One possible reason residential customers may have started to return to their regulated utilities is that FirstEnergy, a large alternate supplier to electric residential customers in Illinois, had proposed a customer surcharge for the unexpected and unusual costs associated with this winter's polar vortex. Based on clauses in the contracts, residential customers in some municipal aggregation groups can be charged for these types of expenses, bringing into question how much savings these types of programs are providing to customers and how much financial risk the customers may have unknowingly been exposed to.

After FirstEnergy's first proposal and the ensuing public reaction, they modified the surcharge to apply only to small commercial customers and decided to waive the requirement for residential customers.

Principal Contributor:

Carolyn Moses


End Use: July 2014

Retail rates/prices and consumption

In this section, we look at what electricity costs and how much is purchased. Charges for retail electric service are based primarily on rates approved by state regulators. However, a number of states have allowed retail marketers to compete to serve customers and these competitive retail suppliers offer electricity at a market-based price.

EIA does not directly collect retail electricity rates or prices. However, using data collected on retail sales revenues and volumes, we calculate average retail revenues per kWh as a proxy for retail rates and prices. Retail sales volumes are presented as a proxy for end-use electricity consumption.

Average revenue per kWh by state

July was the 20th month in a row where U.S. revenue per kilowatthour averages were higher than the same month of the previous year. It is also the first month where the all-sector average has exceeded 11 cents (11.01) cents per kWh. The increase has been fairly consistent, averaging 3% on a year-over-year basis over the 20-month period.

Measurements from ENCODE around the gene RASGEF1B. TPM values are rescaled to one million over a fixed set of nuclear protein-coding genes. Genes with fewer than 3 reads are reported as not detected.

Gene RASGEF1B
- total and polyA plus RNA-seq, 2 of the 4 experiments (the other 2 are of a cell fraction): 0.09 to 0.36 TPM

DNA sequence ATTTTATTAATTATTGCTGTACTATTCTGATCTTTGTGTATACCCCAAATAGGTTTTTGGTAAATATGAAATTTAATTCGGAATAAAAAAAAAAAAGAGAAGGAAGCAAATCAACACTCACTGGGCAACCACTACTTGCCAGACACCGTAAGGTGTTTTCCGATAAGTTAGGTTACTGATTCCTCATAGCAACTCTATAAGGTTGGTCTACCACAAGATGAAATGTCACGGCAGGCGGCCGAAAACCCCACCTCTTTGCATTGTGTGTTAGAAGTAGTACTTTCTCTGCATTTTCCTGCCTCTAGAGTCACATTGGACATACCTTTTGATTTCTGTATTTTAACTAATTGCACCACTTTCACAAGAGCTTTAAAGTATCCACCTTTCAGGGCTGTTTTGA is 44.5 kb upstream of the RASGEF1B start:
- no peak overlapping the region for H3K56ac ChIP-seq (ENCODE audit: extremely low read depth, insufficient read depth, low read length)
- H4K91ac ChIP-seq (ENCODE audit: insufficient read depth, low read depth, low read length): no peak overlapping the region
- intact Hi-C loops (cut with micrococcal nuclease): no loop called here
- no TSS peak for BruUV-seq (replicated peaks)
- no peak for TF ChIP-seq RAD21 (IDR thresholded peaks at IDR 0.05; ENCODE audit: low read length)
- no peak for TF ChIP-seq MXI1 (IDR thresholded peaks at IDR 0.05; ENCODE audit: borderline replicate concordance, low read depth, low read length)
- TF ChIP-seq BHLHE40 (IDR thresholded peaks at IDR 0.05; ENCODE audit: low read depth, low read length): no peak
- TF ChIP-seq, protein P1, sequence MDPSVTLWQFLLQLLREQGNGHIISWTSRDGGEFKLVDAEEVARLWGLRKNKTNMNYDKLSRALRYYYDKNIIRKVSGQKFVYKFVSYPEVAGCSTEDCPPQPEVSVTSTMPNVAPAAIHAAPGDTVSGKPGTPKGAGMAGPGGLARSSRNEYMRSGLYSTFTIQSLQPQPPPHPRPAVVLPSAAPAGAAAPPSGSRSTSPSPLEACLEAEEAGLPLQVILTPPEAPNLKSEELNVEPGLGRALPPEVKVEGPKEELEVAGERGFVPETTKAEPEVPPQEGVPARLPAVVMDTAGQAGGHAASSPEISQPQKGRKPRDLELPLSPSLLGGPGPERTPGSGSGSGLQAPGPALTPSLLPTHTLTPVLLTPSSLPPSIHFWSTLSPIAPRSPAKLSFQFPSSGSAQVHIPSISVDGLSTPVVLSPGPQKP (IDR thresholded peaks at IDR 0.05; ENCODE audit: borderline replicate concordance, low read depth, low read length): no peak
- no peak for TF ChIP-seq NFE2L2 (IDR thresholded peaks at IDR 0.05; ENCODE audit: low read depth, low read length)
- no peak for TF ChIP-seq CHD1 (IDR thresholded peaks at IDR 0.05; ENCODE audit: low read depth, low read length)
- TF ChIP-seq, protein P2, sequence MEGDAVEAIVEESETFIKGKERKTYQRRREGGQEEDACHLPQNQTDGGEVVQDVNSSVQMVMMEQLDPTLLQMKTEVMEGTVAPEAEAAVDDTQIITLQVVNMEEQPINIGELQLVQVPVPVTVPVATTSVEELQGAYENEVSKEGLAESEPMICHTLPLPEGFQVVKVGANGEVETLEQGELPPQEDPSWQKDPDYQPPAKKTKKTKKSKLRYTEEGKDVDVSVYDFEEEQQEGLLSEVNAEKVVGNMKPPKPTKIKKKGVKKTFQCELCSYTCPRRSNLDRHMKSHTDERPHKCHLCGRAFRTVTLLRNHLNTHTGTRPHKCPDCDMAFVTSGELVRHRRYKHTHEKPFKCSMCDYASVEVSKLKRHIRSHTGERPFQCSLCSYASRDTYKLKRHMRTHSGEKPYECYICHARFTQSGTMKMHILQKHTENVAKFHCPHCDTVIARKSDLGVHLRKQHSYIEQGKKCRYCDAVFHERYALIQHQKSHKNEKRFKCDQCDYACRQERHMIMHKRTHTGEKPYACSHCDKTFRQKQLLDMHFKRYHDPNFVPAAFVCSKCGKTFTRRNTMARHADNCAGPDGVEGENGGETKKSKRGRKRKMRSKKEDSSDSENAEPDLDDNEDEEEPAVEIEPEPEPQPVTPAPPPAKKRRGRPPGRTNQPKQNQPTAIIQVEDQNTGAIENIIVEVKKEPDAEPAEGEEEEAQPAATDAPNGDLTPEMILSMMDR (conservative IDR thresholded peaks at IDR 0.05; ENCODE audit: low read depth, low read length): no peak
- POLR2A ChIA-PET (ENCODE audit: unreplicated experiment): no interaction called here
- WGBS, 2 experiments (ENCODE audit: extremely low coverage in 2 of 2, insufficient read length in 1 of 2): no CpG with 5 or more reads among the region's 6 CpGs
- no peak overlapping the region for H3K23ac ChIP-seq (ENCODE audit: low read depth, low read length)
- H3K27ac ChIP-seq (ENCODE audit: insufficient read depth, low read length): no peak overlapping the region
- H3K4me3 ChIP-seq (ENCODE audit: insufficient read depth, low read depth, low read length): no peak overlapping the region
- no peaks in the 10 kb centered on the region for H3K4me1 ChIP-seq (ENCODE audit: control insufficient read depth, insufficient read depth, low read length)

On an individual state level, 42 states had increases compared to last July. Rhode Island had the largest increase, up 17% to 14.36 cents per kWh, with Illinois also up just over 10% to 8.95 cents per kWh (see feature article). Only eight states and the District of Columbia had decreases compared to last July, with Michigan and West Virginia recording the largest decreases, down 5.2% and 4.5%, respectively.

Total average revenues per kilowatthour averaged 11.01 cents in July, 2.9% higher than last year and the first all-sector monthly average exceeding 11 cents. The commercial sector had the largest increase, up 3.7% to 11.16 cents per kWh. The residential sector, the largest in July by retail sales volumes, was up 3.5% to 13.05 cents per kWh and the first monthly average exceeding 13 cents, industrial sector posted a 2.3% gain over the previous year.

Total retail sales volumes were down 2.4% from last July, with the largest decrease occurring in the residential sector, down 5%. Residential sales volumes in the summer months are largely dependent on weather, with the length and severity of hot weather influencing the amount of climate control demand. This July, high temperatures across much of the U.S. were lower (and in some cases, far lower) than either last year or long-term normals.

Retail sales

No surprise here, as electric industry retail sales volume trends in July generally mirrored weather patterns. The largest year-over-year decreases in retail sales were found in the Northeast, Mid-Atlantic and Great Lakes states. These regions also experienced the largest decrease in cooling degree days compared to last July. The largest increase in retail sales volumes tended to be in Southeastern or Western states, which had more cooling degree days (CDDs) than last July, or in the case of far western states, one of the hottest July's on record.